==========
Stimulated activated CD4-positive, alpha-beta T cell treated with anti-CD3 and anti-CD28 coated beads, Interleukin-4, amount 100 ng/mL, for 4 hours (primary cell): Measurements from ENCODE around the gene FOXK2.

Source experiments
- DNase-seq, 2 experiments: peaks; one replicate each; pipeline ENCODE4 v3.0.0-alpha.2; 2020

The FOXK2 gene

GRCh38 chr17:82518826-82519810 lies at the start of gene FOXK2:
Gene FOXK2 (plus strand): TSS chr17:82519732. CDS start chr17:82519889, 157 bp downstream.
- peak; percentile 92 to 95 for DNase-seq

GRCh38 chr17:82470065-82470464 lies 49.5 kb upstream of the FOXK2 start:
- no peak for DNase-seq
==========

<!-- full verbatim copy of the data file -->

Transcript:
Stimulated activated CD4-positive, alpha-beta T cell treated with anti-CD3 and anti-CD28 coated beads, Interleukin-4, amount 100 ng/mL, for 4 hours (primary cell): Measurements from ENCODE around the gene FOXK2.

Source experiments
- DNase-seq, 2 experiments: peaks; one replicate each; pipeline ENCODE4 v3.0.0-alpha.2; 2020

The FOXK2 gene

GRCh38 chr17:82518826-82519810 lies at the start of gene FOXK2:
Gene FOXK2 (plus strand): TSS chr17:82519732. CDS start chr17:82519889, 157 bp downstream.
- peak; percentile 92 to 95 for DNase-seq

GRCh38 chr17:82470065-82470464 lies 49.5 kb upstream of the FOXK2 start:
- no peak for DNase-seq